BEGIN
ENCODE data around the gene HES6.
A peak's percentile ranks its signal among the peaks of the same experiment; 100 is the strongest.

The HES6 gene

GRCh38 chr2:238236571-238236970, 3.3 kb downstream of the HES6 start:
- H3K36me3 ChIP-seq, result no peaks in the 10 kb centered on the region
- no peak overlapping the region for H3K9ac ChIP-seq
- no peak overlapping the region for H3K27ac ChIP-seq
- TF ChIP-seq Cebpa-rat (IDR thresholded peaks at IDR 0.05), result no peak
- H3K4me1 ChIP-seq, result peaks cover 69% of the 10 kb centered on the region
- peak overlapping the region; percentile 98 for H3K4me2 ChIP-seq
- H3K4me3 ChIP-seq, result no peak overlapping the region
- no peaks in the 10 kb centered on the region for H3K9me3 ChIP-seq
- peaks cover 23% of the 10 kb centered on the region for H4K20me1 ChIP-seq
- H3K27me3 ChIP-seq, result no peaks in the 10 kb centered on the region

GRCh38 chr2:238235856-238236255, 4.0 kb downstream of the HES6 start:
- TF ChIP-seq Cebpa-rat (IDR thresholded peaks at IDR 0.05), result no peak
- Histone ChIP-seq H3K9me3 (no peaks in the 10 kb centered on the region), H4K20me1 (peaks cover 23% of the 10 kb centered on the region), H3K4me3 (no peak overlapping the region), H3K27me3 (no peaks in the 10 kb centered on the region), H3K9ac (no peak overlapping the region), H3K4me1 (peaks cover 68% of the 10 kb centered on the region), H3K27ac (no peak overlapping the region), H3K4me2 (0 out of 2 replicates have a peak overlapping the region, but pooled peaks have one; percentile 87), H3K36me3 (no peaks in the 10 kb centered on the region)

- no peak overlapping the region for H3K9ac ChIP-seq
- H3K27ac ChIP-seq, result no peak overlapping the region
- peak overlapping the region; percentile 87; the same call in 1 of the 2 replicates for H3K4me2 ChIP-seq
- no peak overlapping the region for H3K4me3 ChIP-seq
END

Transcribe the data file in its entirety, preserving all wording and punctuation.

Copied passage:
ENCODE data around the gene HES6.
A peak's percentile ranks its signal among the peaks of the same experiment; 100 is the strongest.

The HES6 gene

GRCh38 chr2:238236571-238236970, 3.3 kb downstream of the HES6 start:
- H3K36me3 ChIP-seq, result no peaks in the 10 kb centered on the region
- no peak overlapping the region for H3K9ac ChIP-seq
- no peak overlapping the region for H3K27ac ChIP-seq
- TF ChIP-seq Cebpa-rat (IDR thresholded peaks at IDR 0.05), result no peak
- H3K4me1 ChIP-seq, result peaks cover 69% of the 10 kb centered on the region
- peak overlapping the region; percentile 98 for H3K4me2 ChIP-seq
- H3K4me3 ChIP-seq, result no peak overlapping the region
- no peaks in the 10 kb centered on the region for H3K9me3 ChIP-seq
- peaks cover 23% of the 10 kb centered on the region for H4K20me1 ChIP-seq
- H3K27me3 ChIP-seq, result no peaks in the 10 kb centered on the region

GRCh38 chr2:238235856-238236255, 4.0 kb downstream of the HES6 start:
- TF ChIP-seq Cebpa-rat (IDR thresholded peaks at IDR 0.05), result no peak
- Histone ChIP-seq H3K9me3 (no peaks in the 10 kb centered on the region), H4K20me1 (peaks cover 23% of the 10 kb centered on the region), H3K4me3 (no peak overlapping the region), H3K27me3 (no peaks in the 10 kb centered on the region), H3K9ac (no peak overlapping the region), H3K4me1 (peaks cover 68% of the 10 kb centered on the region), H3K27ac (no peak overlapping the region), H3K4me2 (0 out of 2 replicates have a peak overlapping the region, but pooled peaks have one; percentile 87), H3K36me3 (no peaks in the 10 kb centered on the region)

- no peak overlapping the region for H3K9ac ChIP-seq
- H3K27ac ChIP-seq, result no peak overlapping the region
- peak overlapping the region; percentile 87; the same call in 1 of the 2 replicates for H3K4me2 ChIP-seq
- no peak overlapping the region for H3K4me3 ChIP-seq